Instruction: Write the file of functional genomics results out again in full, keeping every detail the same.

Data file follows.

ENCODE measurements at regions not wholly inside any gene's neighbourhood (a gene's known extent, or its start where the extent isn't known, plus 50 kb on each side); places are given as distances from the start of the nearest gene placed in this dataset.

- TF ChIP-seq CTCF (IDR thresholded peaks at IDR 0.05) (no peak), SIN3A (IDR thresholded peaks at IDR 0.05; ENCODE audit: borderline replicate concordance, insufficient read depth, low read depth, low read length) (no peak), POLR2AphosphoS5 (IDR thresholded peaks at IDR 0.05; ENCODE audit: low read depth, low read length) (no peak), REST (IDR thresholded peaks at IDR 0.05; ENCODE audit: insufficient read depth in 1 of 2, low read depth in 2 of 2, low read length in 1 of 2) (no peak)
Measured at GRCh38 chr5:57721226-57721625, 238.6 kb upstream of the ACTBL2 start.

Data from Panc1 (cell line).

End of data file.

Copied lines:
ENCODE measurements at regions not wholly inside any gene's neighbourhood (a gene's known extent, or its start where the extent isn't known, plus 50 kb on each side); places are given as distances from the start of the nearest gene placed in this dataset.

- TF ChIP-seq CTCF (IDR thresholded peaks at IDR 0.05) (no peak), SIN3A (IDR thresholded peaks at IDR 0.05; ENCODE audit: borderline replicate concordance, insufficient read depth, low read depth, low read length) (no peak), POLR2AphosphoS5 (IDR thresholded peaks at IDR 0.05; ENCODE audit: low read depth, low read length) (no peak), REST (IDR thresholded peaks at IDR 0.05; ENCODE audit: insufficient read depth in 1 of 2, low read depth in 2 of 2, low read length in 1 of 2) (no peak)
Measured at GRCh38 chr5:57721226-57721625, 238.6 kb upstream of the ACTBL2 start.

Data from Panc1 (cell line).